When Someone Judges You Based on Your Health, Thank Them and Then Help Them.

Recently someone in my life judged me based on my health. This person didn’t mean any harm, but it still hurt. If anyone ever judges you based on a health issue, step back and realize this: Being labeled can be a blessing in disguise. In fact, the next time someone marks you “the sick person,” thank them and then help them. Here’s why.

Three Important Reminders the Next Time Someone Labels You Based On Your Health

Answers are powerful. First and foremost, if you have a health issue, this means you also have answers. You are one of the lucky ones who knows what’s going on inside your body. A doctor has given you a diagnosis, a reason why you have your symptoms. Too many people are still searching for their health answers. Some people are too scared to start the search. Be grateful that you have answers.

Living a proactive life. Because you have answers, you can take steps towards a healthier life. You have the clarity to take charge of your body. Whether it’s finding the right medicine, considering surgery, changing your diet, managing stress levels, or seeing a therapist, you have the power to make positive changes to your well-being. Be grateful that you have made your health a priority.

Your strength is addictive. Let’s face it. You’ve already dealt with enough health issues for a lifetime. Whether you are aware of it or not, you are stronger and braver than most of the people in your life. You should be incredibly grateful for this. Whether you know it or not, people in your life see your strength and are empowered by your health journey. Now, it is your time to give back. For those who don’t have answers and aren’t ready to live a proactive life, you can help them by sharing your experiences.

Remember that everyone is on their own journey. Maybe the person who judges you has unresolved health concerns, and it’s easier to judge you instead of assessing their self. The health concerns don’t even have to be physical. Maybe they are dealing with self-doubt or self-confidence issues. Whatever it is, now I see that I need to be there for them. So, when someone judges me based on my health, I am going to thank them and then help them. I’ve been on the journey of self-introspection, something that is scary for people. I have come out on the other end a more self-aware, confident, and compassionate person who knows her label. Now it’s my turn to help my loved ones find their label.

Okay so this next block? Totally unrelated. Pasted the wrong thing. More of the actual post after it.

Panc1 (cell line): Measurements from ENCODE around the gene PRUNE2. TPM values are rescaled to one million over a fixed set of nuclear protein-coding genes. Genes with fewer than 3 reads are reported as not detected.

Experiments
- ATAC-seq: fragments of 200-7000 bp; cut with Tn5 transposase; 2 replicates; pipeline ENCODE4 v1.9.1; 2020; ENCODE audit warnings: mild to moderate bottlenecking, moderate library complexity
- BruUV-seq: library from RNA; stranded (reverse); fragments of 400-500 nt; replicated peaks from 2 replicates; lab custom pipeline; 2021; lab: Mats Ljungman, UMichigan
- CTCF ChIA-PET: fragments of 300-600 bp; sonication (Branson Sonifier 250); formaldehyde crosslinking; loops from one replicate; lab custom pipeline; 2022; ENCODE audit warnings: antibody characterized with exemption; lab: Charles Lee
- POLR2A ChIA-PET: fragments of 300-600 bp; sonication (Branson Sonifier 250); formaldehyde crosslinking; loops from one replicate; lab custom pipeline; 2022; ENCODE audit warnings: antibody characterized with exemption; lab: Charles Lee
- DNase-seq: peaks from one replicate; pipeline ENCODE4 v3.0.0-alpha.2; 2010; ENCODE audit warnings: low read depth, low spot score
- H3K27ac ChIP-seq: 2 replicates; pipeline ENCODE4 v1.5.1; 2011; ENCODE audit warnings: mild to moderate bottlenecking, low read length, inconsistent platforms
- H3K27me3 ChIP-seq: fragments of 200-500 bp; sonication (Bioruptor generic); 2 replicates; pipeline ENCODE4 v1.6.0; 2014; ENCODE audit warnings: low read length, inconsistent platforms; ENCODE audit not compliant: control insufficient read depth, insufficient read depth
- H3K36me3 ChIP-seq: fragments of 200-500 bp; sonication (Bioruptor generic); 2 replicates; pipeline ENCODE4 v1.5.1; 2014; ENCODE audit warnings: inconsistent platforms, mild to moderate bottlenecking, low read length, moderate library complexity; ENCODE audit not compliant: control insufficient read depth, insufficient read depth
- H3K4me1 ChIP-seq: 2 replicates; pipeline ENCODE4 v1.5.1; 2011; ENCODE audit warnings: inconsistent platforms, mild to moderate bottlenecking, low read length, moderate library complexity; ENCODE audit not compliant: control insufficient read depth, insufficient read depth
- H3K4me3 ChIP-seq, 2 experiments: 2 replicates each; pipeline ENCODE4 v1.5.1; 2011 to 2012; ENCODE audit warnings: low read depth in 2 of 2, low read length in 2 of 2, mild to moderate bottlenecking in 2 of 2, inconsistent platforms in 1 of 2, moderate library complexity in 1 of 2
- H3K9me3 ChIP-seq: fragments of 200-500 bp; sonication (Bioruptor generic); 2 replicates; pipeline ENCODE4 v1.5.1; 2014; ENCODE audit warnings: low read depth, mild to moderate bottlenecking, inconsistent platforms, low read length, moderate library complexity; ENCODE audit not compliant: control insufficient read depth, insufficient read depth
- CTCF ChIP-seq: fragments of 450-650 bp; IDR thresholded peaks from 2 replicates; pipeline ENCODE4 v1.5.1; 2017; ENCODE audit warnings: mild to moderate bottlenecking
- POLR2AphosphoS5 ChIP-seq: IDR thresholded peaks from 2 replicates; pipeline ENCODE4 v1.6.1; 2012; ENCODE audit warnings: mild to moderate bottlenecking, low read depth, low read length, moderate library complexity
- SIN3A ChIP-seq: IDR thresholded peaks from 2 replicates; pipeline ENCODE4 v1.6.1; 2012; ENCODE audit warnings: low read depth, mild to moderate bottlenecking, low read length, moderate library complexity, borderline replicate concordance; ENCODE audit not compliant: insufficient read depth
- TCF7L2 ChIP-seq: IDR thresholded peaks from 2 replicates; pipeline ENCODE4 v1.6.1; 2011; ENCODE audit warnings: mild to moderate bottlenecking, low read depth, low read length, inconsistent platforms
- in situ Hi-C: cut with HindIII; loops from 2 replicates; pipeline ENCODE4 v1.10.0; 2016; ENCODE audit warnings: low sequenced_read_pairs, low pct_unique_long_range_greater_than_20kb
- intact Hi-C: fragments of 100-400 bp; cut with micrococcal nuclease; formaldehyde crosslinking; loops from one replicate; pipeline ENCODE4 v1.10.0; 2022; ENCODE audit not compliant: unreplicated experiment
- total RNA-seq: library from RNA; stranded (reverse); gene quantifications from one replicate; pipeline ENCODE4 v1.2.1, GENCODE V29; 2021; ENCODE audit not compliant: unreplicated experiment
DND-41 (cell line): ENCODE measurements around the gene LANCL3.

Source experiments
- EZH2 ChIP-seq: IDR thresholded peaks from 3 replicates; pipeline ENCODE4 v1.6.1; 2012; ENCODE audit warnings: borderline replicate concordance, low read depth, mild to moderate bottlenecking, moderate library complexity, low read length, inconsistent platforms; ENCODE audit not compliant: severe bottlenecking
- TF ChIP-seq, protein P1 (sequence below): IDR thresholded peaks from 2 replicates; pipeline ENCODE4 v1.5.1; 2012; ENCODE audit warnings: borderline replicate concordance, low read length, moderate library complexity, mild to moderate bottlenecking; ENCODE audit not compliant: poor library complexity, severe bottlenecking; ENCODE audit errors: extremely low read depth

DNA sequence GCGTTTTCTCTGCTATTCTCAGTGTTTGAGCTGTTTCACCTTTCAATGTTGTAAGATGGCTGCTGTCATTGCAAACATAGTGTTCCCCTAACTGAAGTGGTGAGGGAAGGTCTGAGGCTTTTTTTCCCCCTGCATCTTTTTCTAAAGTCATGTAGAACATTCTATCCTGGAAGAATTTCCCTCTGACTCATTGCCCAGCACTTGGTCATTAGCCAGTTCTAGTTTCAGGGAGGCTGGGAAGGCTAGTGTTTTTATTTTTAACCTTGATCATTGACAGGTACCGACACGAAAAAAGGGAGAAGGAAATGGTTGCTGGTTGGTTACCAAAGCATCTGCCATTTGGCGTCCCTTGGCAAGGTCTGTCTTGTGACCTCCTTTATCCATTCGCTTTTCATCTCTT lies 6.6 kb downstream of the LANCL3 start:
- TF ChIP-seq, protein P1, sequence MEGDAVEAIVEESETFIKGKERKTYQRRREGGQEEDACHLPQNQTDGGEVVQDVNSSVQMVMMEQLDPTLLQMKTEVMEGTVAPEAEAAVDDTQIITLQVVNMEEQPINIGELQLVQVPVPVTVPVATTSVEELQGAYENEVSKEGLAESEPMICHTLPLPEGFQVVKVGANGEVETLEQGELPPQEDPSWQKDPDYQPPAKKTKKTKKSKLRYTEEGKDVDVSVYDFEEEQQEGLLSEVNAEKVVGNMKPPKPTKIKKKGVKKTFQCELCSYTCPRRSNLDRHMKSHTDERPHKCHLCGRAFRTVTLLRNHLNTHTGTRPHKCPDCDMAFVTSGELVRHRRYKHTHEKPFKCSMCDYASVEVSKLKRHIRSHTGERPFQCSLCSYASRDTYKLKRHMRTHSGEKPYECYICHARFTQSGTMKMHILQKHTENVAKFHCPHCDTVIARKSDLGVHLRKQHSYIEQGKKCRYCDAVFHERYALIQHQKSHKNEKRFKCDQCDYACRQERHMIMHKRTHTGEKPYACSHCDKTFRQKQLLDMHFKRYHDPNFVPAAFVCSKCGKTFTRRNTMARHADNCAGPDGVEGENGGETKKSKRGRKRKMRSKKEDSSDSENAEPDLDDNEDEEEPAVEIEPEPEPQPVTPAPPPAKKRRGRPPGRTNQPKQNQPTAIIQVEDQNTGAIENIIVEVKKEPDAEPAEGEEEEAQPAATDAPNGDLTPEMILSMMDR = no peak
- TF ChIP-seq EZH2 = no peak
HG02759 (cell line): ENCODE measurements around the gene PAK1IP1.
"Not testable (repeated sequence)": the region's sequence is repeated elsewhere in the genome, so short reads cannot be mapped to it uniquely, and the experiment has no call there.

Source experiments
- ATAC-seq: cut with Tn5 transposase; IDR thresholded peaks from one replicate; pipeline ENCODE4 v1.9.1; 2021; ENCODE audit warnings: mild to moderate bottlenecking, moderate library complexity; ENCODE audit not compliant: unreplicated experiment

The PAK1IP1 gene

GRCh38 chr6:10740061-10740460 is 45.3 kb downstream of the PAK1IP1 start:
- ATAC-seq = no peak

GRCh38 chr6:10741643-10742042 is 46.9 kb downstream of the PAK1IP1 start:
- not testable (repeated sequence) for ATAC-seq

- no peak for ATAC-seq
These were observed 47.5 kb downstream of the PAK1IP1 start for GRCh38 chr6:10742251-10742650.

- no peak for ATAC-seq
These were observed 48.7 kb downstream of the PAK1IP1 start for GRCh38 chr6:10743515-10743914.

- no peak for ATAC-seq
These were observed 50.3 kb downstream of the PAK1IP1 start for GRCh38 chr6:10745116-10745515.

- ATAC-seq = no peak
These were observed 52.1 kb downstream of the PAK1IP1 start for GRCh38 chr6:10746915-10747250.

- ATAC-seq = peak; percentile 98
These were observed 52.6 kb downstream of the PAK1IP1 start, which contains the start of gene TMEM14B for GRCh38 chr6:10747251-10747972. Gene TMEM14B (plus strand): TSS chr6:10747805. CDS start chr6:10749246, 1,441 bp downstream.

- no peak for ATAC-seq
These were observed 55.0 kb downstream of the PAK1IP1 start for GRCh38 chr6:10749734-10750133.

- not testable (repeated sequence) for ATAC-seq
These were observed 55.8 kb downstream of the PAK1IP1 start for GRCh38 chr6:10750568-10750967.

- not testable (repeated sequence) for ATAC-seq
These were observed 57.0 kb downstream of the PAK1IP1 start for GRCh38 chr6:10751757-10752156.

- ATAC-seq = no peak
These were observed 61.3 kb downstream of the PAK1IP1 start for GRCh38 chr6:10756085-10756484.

You may also be intersted in “Why I am Graetful For Crohn’s Disease” and “Fearing a Crohn’s Disease Flareup Clouds Our Reality.”

Crohn's Disease Flare-Up

Fearing a Crohn’s Disease Flare-Up Clouds Our Reality

I have trained myself to think everything that I physically feel inside my body is related to Crohn’s Disease. While it is necessary to be hyper-aware of my body and in tune with any changes, it has caused unnecessary anxiety and fear. I want to share the following story with you to explain what I mean.

This past week I woke up in the middle of the night with terrible pain in my abdomen. For the next few days, my stomach felt icky and achy. I was having diarrhea and minor urging. In my mind, this was the beginning of a Crohn’s flare-up. My anxiety and stress went through the roof. I started preparing myself for the inevitable steroid regimen, weight loss, fatigue, canceling plans, and figuring out if Remicade has stopped working. However, by the weekend I realized the dull, achy pain wasn’t coming from my colon, but from my stomach. So I rested, drank soothing tea, and ate bland foods. Within a day the diarrhea was gone, and the achy feeling was slowly going away. In the end, it appeared to be a bout of the stomach flu.

I share this story with you because I realize I am too quick to jump to conclusions with my health and maybe you are also. From years of constant flare-ups, I now have trouble controlling anxiety related to Crohn’s Disease. By assuming that every physical feeling inside my body is related to my autoimmune disease, I am opening myself up to a constant state of fear and anxiety. When looking back at this past week it is now clear that the symptoms I was experiencing were not colon related, but the fear of a flare-up blinded me. I could not see the reality for what it was. In turn, I could not take the necessary steps to get better, at least not immediately. I also put myself through an enormous amount of stress that could have been avoided.

Again, it is essential for all of us to be hyper-aware of our bodies and any changes that may happen. However, we cannot let this rule our life or blind us from reality. How do we do this? Our first step is to lessen the fear of getting a flare-up. If we stop being so scared of flaring up, we won’t let anxiety blind us in every health-related issue. How do we lessen the fear of getting a flare-up? We look at the past. I have always gotten through every flare-up as hard as it may have been. I have continually come out on the other end a stronger and healthier individual. Life goes on. A flare-up is not the worst thing in the world after all. And if the past week’s symptoms were the beginning of a flare-up, that would have been okay. I would have gotten through it.

So I want us all to remember that we must not live in fear of this disease. This fear gets in the way of our physical and mental health. Our lives are too precious to live like that.

You may also be interested in “Why I Am Grateful For Crohn’s Disease” and “Crohn’s Disease 101: Everything the World Should Know”